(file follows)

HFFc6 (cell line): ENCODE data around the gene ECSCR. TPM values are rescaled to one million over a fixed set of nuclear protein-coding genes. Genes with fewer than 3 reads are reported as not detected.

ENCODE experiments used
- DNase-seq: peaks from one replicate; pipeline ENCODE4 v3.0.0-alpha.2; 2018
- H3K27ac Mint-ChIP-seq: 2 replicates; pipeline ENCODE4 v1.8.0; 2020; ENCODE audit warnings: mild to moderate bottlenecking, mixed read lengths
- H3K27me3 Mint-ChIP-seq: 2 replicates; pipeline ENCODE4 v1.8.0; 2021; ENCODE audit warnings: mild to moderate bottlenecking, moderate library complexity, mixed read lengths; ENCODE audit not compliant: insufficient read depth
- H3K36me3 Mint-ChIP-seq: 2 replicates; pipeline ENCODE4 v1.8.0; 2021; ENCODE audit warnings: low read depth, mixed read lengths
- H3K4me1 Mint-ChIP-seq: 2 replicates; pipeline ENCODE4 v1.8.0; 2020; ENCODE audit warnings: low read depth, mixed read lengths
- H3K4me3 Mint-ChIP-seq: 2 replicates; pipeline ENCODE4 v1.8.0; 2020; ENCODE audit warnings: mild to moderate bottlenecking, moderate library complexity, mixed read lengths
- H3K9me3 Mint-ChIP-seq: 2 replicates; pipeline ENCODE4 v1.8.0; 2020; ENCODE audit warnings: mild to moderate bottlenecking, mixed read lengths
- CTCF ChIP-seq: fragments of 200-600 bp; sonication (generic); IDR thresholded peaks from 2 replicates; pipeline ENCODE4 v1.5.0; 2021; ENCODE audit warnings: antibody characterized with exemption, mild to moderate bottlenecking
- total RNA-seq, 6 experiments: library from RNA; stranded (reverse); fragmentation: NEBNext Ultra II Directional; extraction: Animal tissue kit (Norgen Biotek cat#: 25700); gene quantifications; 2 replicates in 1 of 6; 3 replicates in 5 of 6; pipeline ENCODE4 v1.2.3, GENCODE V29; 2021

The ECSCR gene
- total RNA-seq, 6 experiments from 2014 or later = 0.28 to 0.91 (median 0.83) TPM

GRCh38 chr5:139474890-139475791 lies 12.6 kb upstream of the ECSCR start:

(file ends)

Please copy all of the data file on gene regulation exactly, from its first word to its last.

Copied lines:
HFFc6 (cell line): ENCODE data around the gene ECSCR. TPM values are rescaled to one million over a fixed set of nuclear protein-coding genes. Genes with fewer than 3 reads are reported as not detected.

ENCODE experiments used
- DNase-seq: peaks from one replicate; pipeline ENCODE4 v3.0.0-alpha.2; 2018
- H3K27ac Mint-ChIP-seq: 2 replicates; pipeline ENCODE4 v1.8.0; 2020; ENCODE audit warnings: mild to moderate bottlenecking, mixed read lengths
- H3K27me3 Mint-ChIP-seq: 2 replicates; pipeline ENCODE4 v1.8.0; 2021; ENCODE audit warnings: mild to moderate bottlenecking, moderate library complexity, mixed read lengths; ENCODE audit not compliant: insufficient read depth
- H3K36me3 Mint-ChIP-seq: 2 replicates; pipeline ENCODE4 v1.8.0; 2021; ENCODE audit warnings: low read depth, mixed read lengths
- H3K4me1 Mint-ChIP-seq: 2 replicates; pipeline ENCODE4 v1.8.0; 2020; ENCODE audit warnings: low read depth, mixed read lengths
- H3K4me3 Mint-ChIP-seq: 2 replicates; pipeline ENCODE4 v1.8.0; 2020; ENCODE audit warnings: mild to moderate bottlenecking, moderate library complexity, mixed read lengths
- H3K9me3 Mint-ChIP-seq: 2 replicates; pipeline ENCODE4 v1.8.0; 2020; ENCODE audit warnings: mild to moderate bottlenecking, mixed read lengths
- CTCF ChIP-seq: fragments of 200-600 bp; sonication (generic); IDR thresholded peaks from 2 replicates; pipeline ENCODE4 v1.5.0; 2021; ENCODE audit warnings: antibody characterized with exemption, mild to moderate bottlenecking
- total RNA-seq, 6 experiments: library from RNA; stranded (reverse); fragmentation: NEBNext Ultra II Directional; extraction: Animal tissue kit (Norgen Biotek cat#: 25700); gene quantifications; 2 replicates in 1 of 6; 3 replicates in 5 of 6; pipeline ENCODE4 v1.2.3, GENCODE V29; 2021

The ECSCR gene
- total RNA-seq, 6 experiments from 2014 or later = 0.28 to 0.91 (median 0.83) TPM

GRCh38 chr5:139474890-139475791 lies 12.6 kb upstream of the ECSCR start: